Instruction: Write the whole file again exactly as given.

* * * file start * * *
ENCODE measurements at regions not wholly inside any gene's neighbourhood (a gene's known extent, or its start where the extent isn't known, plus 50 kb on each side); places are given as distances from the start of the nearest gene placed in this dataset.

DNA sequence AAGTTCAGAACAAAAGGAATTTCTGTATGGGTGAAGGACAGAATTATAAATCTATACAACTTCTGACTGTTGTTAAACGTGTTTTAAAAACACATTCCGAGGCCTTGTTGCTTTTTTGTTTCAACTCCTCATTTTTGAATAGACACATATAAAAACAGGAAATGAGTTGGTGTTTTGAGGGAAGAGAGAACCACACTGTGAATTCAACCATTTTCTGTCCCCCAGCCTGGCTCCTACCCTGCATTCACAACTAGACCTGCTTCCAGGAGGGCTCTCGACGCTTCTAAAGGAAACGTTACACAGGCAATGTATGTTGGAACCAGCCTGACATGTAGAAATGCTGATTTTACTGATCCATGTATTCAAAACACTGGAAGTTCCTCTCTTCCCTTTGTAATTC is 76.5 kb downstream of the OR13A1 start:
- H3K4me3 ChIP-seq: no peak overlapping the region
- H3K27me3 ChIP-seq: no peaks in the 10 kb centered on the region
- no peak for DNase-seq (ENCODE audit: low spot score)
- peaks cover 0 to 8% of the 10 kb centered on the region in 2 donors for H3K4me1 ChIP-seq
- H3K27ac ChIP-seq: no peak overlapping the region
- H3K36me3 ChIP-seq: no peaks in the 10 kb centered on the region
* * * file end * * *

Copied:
ENCODE measurements at regions not wholly inside any gene's neighbourhood (a gene's known extent, or its start where the extent isn't known, plus 50 kb on each side); places are given as distances from the start of the nearest gene placed in this dataset.

DNA sequence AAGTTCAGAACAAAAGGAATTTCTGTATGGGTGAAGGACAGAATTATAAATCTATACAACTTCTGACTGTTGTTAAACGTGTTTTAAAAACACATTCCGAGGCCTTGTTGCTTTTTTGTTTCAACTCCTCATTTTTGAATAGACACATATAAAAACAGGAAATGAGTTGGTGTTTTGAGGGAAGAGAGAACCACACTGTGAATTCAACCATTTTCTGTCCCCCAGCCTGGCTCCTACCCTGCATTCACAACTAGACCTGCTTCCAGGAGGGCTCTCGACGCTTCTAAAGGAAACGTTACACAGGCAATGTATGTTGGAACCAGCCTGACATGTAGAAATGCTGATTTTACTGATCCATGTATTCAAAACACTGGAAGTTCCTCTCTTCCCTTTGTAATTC is 76.5 kb downstream of the OR13A1 start:
- H3K4me3 ChIP-seq: no peak overlapping the region
- H3K27me3 ChIP-seq: no peaks in the 10 kb centered on the region
- no peak for DNase-seq (ENCODE audit: low spot score)
- peaks cover 0 to 8% of the 10 kb centered on the region in 2 donors for H3K4me1 ChIP-seq
- H3K27ac ChIP-seq: no peak overlapping the region
- H3K36me3 ChIP-seq: no peaks in the 10 kb centered on the region